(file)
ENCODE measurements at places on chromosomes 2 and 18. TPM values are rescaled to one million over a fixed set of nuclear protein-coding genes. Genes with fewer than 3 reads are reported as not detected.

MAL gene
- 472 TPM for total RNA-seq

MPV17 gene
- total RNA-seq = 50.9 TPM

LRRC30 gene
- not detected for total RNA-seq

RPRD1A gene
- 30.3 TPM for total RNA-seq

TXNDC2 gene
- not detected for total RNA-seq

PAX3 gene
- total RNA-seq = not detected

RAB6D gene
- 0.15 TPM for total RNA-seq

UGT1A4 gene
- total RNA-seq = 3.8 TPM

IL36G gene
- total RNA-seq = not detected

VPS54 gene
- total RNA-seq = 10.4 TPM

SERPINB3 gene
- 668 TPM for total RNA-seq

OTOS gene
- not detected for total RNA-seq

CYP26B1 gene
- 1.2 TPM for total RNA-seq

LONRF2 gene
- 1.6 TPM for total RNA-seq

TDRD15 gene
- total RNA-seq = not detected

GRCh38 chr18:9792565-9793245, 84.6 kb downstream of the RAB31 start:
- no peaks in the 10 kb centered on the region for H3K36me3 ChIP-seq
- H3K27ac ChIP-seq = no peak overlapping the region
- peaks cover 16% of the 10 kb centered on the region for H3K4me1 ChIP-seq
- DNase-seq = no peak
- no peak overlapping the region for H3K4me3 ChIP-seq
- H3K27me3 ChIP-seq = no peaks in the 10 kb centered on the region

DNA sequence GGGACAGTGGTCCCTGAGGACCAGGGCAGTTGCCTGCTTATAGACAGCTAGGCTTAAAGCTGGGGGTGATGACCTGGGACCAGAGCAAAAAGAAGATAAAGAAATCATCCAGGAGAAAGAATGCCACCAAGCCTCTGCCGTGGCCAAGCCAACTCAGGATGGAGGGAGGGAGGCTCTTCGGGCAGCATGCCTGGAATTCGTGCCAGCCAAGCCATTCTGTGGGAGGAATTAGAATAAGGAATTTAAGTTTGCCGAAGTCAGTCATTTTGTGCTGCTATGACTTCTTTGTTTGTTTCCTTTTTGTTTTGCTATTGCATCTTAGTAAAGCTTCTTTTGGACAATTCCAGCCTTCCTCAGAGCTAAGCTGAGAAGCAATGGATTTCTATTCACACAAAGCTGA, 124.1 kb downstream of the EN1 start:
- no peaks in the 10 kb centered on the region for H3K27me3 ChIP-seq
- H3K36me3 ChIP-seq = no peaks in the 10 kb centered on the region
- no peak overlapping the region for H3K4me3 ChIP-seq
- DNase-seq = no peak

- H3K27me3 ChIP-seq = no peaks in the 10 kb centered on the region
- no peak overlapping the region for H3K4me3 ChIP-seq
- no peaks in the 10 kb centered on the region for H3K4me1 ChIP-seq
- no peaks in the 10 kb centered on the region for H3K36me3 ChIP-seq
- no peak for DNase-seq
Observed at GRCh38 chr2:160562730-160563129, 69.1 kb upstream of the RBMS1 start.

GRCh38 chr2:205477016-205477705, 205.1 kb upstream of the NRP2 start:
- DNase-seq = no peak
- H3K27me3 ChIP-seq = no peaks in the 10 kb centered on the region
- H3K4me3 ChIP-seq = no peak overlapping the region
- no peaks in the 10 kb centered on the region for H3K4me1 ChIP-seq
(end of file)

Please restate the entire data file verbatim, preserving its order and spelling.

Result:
ENCODE measurements at places on chromosomes 2 and 18. TPM values are rescaled to one million over a fixed set of nuclear protein-coding genes. Genes with fewer than 3 reads are reported as not detected.

MAL gene
- 472 TPM for total RNA-seq

MPV17 gene
- total RNA-seq = 50.9 TPM

LRRC30 gene
- not detected for total RNA-seq

RPRD1A gene
- 30.3 TPM for total RNA-seq

TXNDC2 gene
- not detected for total RNA-seq

PAX3 gene
- total RNA-seq = not detected

RAB6D gene
- 0.15 TPM for total RNA-seq

UGT1A4 gene
- total RNA-seq = 3.8 TPM

IL36G gene
- total RNA-seq = not detected

VPS54 gene
- total RNA-seq = 10.4 TPM

SERPINB3 gene
- 668 TPM for total RNA-seq

OTOS gene
- not detected for total RNA-seq

CYP26B1 gene
- 1.2 TPM for total RNA-seq

LONRF2 gene
- 1.6 TPM for total RNA-seq

TDRD15 gene
- total RNA-seq = not detected

GRCh38 chr18:9792565-9793245, 84.6 kb downstream of the RAB31 start:
- no peaks in the 10 kb centered on the region for H3K36me3 ChIP-seq
- H3K27ac ChIP-seq = no peak overlapping the region
- peaks cover 16% of the 10 kb centered on the region for H3K4me1 ChIP-seq
- DNase-seq = no peak
- no peak overlapping the region for H3K4me3 ChIP-seq
- H3K27me3 ChIP-seq = no peaks in the 10 kb centered on the region

DNA sequence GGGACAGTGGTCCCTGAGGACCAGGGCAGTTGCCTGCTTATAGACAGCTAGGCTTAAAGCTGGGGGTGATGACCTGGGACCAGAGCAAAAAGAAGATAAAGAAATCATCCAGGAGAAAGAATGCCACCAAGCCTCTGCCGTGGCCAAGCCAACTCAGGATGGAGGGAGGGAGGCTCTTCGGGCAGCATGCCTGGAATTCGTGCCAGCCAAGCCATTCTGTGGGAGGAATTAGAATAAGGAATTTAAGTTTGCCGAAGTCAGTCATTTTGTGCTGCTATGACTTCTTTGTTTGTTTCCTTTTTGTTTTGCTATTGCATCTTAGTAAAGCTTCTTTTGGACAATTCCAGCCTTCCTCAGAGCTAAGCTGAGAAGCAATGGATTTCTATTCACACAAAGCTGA, 124.1 kb downstream of the EN1 start:
- no peaks in the 10 kb centered on the region for H3K27me3 ChIP-seq
- H3K36me3 ChIP-seq = no peaks in the 10 kb centered on the region
- no peak overlapping the region for H3K4me3 ChIP-seq
- DNase-seq = no peak

- H3K27me3 ChIP-seq = no peaks in the 10 kb centered on the region
- no peak overlapping the region for H3K4me3 ChIP-seq
- no peaks in the 10 kb centered on the region for H3K4me1 ChIP-seq
- no peaks in the 10 kb centered on the region for H3K36me3 ChIP-seq
- no peak for DNase-seq
Observed at GRCh38 chr2:160562730-160563129, 69.1 kb upstream of the RBMS1 start.

GRCh38 chr2:205477016-205477705, 205.1 kb upstream of the NRP2 start:
- DNase-seq = no peak
- H3K27me3 ChIP-seq = no peaks in the 10 kb centered on the region
- H3K4me3 ChIP-seq = no peak overlapping the region
- no peaks in the 10 kb centered on the region for H3K4me1 ChIP-seq